A Hot-Swappable Battery Grip Keeps The Camera Rolling

There’s nothing worse than being in the middle of an important shot, only to have the camera’s batteries die on you. The losses can be very real, so it’s best to avoid them entirely. In an effort to do so, [funkster] built himself a battery grip for his Canon EOS M.

The hack is based around the venerable 18650 battery, packing 3.6V of lithium-ion goodness into a compact metal can. [funkster]’s build has slots for two of these cells, powering the camera off of one and keeping the other in reserve. The cells are monitored by a STM32 microcontroller, which switches from one battery to another as they run out or are removed. This allows batteries to be swapped while the camera is on – a highly useful feature. There’s even an OLED display to keep an eye on the state of charge of each cell.

The manner in which power is connected to the camera is rather amusing. An original Canon battery that slides inside the camera was gutted and turned into a simple adapter for the battery port. The battery grip, which wraps around the camera body, connects to this via pin headers that pass through a hole drilled in the camera’s case. It’s a permanent mod, but one [funkster] is happy with for the added usability – especially as doing it this way still provides easy access to the SD card slot.

Keeping a camera juiced on the go can be a headache without the right gear. [funkster] demonstrates that if you can’t buy it, you can always build it yourself. If your problem isn’t battery power, but your camera is overheating, you can of course fix that too. Video after the break.

14 thoughts on “A Hot-Swappable Battery Grip Keeps The Camera Rolling

  1. I like this! I’m going to have to do something similar for my Samsung NX500. It’s getting a little long in the tooth but still works great, but the batteries are losing capacity.

    Where do you get quality 18650 cells that are anywhere close to their advertised capacity?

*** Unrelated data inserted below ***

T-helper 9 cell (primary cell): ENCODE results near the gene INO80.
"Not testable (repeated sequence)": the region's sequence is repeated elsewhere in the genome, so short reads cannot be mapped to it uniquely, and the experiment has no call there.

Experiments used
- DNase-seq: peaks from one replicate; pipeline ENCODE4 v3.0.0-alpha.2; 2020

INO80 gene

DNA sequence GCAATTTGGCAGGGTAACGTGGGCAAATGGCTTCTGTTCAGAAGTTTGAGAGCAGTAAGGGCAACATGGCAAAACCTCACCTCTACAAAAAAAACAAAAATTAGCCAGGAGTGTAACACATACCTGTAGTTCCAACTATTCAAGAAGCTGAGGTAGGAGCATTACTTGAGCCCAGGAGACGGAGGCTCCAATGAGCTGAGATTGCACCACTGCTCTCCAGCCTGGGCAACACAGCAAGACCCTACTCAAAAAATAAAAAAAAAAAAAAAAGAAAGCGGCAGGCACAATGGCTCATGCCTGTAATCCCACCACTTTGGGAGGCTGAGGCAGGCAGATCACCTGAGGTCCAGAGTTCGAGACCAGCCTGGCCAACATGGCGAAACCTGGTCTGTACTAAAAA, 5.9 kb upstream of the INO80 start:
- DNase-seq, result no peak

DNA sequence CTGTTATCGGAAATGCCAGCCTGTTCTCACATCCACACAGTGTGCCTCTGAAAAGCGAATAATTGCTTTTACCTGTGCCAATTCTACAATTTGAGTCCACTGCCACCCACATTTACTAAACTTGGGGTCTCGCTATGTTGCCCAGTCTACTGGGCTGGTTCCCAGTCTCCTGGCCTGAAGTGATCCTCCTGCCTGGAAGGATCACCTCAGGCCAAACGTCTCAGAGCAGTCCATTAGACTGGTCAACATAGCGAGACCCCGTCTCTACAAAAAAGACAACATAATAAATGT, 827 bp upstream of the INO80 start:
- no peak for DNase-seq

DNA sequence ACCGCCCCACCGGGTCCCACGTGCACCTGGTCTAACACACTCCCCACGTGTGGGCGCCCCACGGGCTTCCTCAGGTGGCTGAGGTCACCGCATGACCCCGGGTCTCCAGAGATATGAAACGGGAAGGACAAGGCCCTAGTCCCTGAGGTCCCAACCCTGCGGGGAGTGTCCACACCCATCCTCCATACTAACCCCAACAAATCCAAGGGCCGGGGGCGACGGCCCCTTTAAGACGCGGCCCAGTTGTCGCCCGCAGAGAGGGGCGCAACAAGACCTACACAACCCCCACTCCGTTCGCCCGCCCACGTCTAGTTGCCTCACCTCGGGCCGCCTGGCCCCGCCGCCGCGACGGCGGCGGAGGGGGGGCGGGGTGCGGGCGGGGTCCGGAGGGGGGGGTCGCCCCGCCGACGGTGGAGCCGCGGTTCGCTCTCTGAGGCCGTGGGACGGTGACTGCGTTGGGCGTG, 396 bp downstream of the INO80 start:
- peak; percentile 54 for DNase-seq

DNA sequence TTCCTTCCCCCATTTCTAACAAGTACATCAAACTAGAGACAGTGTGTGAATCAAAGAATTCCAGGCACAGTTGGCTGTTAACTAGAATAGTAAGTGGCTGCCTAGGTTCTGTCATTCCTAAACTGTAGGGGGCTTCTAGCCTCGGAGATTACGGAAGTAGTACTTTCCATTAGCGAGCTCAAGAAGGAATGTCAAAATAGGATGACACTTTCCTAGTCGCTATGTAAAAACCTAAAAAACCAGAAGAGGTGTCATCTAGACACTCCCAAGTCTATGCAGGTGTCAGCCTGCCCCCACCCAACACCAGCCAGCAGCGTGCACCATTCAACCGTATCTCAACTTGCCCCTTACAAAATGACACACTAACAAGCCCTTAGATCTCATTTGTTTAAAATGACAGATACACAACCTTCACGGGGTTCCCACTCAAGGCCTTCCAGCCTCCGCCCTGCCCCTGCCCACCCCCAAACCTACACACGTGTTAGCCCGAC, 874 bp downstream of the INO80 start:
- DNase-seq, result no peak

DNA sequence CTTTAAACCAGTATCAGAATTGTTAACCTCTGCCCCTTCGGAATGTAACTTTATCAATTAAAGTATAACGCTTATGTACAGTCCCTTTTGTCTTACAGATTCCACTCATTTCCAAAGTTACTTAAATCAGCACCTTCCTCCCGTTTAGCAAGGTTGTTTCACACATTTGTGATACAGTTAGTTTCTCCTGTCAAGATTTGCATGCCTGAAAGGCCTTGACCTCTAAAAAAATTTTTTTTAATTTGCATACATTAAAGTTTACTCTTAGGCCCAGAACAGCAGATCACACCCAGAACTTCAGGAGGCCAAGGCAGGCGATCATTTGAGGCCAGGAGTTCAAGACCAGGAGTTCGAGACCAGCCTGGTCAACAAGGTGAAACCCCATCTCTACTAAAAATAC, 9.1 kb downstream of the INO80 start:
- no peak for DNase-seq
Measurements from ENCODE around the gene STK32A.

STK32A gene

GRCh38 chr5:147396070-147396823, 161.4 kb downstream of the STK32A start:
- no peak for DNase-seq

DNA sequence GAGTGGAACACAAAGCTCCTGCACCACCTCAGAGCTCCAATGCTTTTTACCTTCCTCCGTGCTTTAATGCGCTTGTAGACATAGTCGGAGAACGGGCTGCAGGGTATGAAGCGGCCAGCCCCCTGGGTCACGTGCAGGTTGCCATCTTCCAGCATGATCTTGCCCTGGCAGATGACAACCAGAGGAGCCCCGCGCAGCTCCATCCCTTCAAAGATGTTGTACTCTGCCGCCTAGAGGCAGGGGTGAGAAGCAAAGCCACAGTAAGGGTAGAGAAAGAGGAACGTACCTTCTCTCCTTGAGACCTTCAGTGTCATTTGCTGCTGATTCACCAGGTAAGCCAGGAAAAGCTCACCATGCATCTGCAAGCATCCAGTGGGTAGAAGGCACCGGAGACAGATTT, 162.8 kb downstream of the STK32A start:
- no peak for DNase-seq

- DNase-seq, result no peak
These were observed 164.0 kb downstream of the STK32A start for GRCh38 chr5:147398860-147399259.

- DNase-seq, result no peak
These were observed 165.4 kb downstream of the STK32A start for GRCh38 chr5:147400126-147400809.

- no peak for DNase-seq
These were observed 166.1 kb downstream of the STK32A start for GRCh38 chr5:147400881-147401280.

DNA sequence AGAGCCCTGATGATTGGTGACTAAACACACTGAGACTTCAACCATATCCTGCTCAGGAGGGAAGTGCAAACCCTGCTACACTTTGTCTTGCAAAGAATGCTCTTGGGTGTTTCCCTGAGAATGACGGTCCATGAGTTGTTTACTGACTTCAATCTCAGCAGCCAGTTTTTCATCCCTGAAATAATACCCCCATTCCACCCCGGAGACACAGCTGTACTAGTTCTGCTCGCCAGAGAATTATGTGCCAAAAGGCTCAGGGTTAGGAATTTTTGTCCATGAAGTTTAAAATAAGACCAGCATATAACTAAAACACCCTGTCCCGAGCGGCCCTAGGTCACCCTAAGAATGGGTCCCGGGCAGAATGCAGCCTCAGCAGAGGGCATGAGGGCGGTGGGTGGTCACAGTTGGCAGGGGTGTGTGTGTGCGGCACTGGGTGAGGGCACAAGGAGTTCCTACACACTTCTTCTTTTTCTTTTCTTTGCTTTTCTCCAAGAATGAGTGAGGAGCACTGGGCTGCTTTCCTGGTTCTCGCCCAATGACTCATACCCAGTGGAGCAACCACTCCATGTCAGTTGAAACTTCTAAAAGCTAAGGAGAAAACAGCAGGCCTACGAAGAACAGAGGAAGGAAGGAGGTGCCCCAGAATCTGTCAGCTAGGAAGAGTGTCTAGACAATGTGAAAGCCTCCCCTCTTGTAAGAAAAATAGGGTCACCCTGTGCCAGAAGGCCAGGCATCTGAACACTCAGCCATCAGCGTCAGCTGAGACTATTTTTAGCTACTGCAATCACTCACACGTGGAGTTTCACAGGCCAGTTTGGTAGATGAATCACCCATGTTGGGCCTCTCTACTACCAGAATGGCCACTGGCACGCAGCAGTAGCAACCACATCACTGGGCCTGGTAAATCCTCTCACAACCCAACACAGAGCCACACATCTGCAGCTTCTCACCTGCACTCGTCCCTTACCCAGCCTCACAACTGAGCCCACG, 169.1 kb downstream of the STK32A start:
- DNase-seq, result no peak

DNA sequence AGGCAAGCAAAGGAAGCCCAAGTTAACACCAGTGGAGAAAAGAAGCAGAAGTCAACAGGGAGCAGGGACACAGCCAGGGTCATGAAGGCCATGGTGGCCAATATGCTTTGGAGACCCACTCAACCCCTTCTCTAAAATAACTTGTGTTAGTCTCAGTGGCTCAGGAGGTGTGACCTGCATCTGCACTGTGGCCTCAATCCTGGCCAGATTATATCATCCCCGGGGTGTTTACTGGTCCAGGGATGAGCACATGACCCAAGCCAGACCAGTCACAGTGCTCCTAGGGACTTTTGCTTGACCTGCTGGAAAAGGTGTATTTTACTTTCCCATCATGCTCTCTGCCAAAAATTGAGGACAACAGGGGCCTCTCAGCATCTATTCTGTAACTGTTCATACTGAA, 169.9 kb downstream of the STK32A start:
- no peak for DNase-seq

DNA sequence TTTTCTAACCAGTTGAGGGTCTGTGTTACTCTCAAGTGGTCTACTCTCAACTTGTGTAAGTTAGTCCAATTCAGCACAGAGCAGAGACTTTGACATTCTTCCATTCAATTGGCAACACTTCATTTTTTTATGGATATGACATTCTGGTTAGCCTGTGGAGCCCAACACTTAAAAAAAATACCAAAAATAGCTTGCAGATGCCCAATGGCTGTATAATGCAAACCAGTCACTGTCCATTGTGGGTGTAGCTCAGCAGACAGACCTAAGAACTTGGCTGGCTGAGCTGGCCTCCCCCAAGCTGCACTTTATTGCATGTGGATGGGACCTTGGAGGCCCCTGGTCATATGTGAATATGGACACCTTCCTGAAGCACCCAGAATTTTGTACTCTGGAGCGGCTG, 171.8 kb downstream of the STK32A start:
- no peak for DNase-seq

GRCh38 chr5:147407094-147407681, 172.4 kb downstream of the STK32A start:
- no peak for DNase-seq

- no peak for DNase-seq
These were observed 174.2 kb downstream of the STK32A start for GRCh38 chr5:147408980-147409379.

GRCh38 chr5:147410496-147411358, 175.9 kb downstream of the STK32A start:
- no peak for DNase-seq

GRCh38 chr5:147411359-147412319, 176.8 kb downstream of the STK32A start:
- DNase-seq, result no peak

1. I think best bet at this point, would be find a company that is buying them in bulk for a product and ask if you can purchase from them. To many fakes out there these days, or refurbished ones out there being sold as new by questionable sellers.

    2. For one off projects I would pay the tax and purchase big name cells (I’m out of the game, not sure who’s the leader right now) from a reputable vape equipment distributor.

    3. If you are only using one cell, or one at a time, it matters little just how good the cell is – it will hold some charge and do something useful with reasonable expectation of safety, multi cell and big power draws are where you really need to worry about it.

      I’d still suggest inspecting and testing the cells, and picking the best ones of course. But unless you really must have maximum the power stored (where just pony up the cash and buy new from a reputable retailer) you are probably better off asking to pick out some from a battery recycling bin, that will probably cost you nothing but a little time…

      If you think about it for something like a DSLR the added 18650 cell is probably double its stock battery in capacity when both are new, so even a half knackered one will keep it running for a pretty long time (Of course variation in camera and cell capacity could make it much closer).

    4. There are a few suppliers around the world with good reputations for supplying 18650s – hang out in 18650masterrace on reddit, or ask in your local vape shop. Current capability is just as important as capacity – in this rig the cells regularly see bursts of over 5A which a rubbish cell will just not cope with.

    5. For that i normally scavenge Notebook-Battery-Packs. If from a notable brand like HP, Dell, Acer and so on you can be quite sure they are the real deal…

      But honestly, for hot-swap only, you really need no big capacity… I made such a contraption once for another completely different project at home with an old LiPo-Cell (Those aluminium-Foil-Packs) which had about 100mAh capacity. Was anough for a load of average 500mA to hotswap…

  2. Could also do the switching with a couple of schottky diodes. The switching over is very fast.
    If you want much lower drops, there are active Or-ing (aka Ideal diode) controllers that can be used with MOSFET. This also allows for power sharing when both batteries are in.

      1. You’ll get *twice as long* usage out of the batteries. Current sharing means that the cells see 1/2 of the current each and in some case it would mean a slightly more efficient discharge curve.

        You can still swap out the old batteries for a new set one battery at a time.

    1. TI: TPS2412,2413 works down to 3V and the drop is 10mV limited by Ron of external N-MOSFET.

      RPi schematics (RPi B+ page 1.pdf) in the USB power section (upper left corner) shows a discrete version of OR-ing diode with P-MOSFET and a pair of matched PNP. I have simulated the circuit in LTSpice with discrete transistors (different part numbers to simulate non-matched PNP) and it seems to work. The drop is around 0.2V because of linear feedback. They also do current sharing if you use multiple power sources.

  3. Why is there a hole drilled in the camera’s case? The EOS M battery door has a built in hole under the rubber grip panel, I think meant for this kind of use case. Is it just to not screw up tripod mounting?

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